Outback MagazineOutback Magazine


Bungaree's brave new world

Story Nigel Austin
Photos Leon Mead

ImageSal Hawker sometimes feels trapped like a prisoner on beautiful Bungaree station in South Australia's Clare Valley. Invariably, it is at busy times when she doesn't leave the property, seemingly for months on end.

Her life providing a first-class tourism service becomes so all-consuming that she even battles to know what is happening in the outside world. The unrelenting work is in contrast to the life she envisaged when she moved from South Africa to marry fourth generation land-owner George Hawker in 1973.

Based on what her mother did on their farm in South Africa she had expected to be a traditional farmer's wife. "I couldn't boil an egg when we married, I was a spoilt South African," she recalls. "I never imagined I would end-up running an accommodation business and catering for thousands of visitors. But I've adapted - you often do when you're young." When Sal arrived at the historic sheep station, she initially taught at Clare High School, but two and a half years later she agreed to 'come home' to Bungaree - provided she had a dog, a motor bike and a job. Soon she was busy doing stock work and the books.

Then she started a family. But despite being a 'spoilt South African' everyone noticed she had one gear - fast-forward. So much so that she was soon nicknamed 'energy'. Her ability to absorb long hours of work and her enthusiasm are traits anyone visiting Bungaree soon notices. Her day starts at 5.30am when she usually goes for a 5km jog around the station's hills and valleys. "It's the best time of the day," she says. It's my sanity time, before the phone starts ringing. I'm conscious that time is so short. If you spend your time walking you won't achieve as much."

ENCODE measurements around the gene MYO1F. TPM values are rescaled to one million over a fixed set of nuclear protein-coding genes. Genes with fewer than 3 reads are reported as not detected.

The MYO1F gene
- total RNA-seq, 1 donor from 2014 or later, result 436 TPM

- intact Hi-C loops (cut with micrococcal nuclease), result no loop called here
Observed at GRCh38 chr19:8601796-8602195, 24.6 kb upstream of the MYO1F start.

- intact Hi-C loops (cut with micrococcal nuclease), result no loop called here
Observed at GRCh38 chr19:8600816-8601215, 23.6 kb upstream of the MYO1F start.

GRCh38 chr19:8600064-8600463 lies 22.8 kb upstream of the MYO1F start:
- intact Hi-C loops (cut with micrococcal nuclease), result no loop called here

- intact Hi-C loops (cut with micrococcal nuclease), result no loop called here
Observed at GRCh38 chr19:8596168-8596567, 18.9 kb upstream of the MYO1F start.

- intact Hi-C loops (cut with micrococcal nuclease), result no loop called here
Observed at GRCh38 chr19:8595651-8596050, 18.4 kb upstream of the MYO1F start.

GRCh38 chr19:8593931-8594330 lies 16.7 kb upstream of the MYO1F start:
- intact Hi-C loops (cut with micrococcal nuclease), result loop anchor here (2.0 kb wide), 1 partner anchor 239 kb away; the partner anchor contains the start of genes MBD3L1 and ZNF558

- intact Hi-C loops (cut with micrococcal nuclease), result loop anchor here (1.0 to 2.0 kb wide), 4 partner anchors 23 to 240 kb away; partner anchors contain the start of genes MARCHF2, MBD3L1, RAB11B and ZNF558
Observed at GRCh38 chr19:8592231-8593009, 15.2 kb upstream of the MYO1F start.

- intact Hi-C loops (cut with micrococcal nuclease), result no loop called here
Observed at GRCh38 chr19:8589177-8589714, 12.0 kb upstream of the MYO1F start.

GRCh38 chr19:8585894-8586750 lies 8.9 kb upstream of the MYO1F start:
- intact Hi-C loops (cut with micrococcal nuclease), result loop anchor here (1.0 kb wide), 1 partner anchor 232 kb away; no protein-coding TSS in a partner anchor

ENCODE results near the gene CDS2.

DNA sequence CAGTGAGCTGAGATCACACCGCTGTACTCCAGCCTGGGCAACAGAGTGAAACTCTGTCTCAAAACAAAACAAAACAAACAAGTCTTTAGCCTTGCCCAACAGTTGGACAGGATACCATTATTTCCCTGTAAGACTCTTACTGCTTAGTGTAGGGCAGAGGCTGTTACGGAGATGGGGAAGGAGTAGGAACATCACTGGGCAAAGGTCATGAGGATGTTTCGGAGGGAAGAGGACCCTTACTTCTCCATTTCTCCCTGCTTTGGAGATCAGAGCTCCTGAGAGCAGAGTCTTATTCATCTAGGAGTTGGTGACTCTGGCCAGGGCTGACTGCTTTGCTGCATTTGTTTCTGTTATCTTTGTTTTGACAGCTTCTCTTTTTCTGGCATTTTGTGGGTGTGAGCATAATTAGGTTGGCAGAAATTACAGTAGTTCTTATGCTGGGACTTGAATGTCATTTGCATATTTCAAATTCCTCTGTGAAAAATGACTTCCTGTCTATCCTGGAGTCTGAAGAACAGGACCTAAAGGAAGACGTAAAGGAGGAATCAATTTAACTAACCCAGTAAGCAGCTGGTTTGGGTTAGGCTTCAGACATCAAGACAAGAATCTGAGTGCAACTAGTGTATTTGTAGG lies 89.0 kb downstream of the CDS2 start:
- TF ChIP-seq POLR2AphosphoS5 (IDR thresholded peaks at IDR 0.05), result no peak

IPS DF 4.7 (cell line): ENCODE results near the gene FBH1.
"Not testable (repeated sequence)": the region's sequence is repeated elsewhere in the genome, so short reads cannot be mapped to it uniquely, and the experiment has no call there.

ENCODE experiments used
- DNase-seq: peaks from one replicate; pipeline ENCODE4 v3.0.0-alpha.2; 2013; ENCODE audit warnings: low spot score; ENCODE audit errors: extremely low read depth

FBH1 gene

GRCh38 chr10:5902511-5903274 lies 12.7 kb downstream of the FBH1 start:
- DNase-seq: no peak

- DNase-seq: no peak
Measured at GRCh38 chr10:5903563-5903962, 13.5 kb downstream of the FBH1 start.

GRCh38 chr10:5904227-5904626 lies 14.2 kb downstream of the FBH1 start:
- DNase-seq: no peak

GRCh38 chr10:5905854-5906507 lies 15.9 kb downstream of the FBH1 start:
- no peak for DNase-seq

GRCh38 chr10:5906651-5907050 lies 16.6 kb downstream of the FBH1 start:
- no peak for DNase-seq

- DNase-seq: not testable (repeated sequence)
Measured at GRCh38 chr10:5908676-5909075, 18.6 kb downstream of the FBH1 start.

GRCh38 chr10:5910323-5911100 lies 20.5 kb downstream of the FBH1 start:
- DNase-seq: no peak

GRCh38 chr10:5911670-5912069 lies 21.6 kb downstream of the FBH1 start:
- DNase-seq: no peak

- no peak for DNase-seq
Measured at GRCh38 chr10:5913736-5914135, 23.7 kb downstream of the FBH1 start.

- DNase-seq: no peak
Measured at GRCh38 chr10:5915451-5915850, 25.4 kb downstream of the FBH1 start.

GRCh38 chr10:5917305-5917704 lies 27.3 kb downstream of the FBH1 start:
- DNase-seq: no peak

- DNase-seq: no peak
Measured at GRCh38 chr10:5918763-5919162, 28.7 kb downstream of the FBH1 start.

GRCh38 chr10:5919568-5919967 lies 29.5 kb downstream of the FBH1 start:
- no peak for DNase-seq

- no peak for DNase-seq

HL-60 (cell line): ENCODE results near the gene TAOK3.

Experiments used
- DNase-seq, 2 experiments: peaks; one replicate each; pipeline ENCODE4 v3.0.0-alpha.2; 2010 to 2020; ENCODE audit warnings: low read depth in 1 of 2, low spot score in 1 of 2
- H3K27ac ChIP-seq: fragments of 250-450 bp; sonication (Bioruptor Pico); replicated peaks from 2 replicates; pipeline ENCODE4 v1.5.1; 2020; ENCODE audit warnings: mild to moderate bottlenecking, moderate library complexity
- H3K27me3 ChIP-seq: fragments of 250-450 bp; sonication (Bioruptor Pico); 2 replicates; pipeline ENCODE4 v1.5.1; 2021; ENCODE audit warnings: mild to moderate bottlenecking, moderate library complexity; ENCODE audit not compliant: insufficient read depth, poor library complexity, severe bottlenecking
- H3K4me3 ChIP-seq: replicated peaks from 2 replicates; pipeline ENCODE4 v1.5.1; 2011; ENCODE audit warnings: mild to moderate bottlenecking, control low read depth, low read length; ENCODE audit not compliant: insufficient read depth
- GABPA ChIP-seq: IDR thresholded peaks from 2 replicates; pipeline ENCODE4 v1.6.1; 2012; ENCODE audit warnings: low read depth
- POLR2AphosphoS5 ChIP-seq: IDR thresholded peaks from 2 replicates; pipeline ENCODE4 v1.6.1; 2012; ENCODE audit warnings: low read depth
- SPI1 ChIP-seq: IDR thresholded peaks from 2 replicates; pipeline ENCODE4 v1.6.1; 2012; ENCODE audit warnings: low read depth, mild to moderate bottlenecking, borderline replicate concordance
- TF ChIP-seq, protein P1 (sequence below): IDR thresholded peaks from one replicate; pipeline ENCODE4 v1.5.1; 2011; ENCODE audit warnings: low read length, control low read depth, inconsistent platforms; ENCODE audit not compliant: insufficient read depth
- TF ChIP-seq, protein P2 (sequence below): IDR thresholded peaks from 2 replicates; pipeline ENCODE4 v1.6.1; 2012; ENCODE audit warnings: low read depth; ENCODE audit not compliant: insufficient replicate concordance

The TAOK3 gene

ImageAt the other end of the day when the phone stops, the quiet offers the best time to work. Sometimes she works till 2.30am or later. Typical of her energy are the trips to Adelaide with George when she often sits in the car typing letters because she considers it a waste of time to sit and do nothing. Her remarkable energy and enthusiasm have been instrumental in the development of a major tourism business on the 2600ha Bungaree.

It started in 1986 when Sal and George moved into the main homestead and with their three children at school, Sal found herself with time on her hands for the first time for a decade.

"Bungaree always had an informal tourism business because of its place in South Australia's pastoral history," Sal explains. "People with a link to the property were keen to see where they or their ancestors worked in earlier years. So, long before the property was formally opened to the public I was constantly showing people around and I began to get embarrassed by the condition of the buildings. The tourism venture was initially regarded as a joke. I remember suggesting that tourism would one day make more money than wool." Story end

Full story: Issue 16, April/ May 2001

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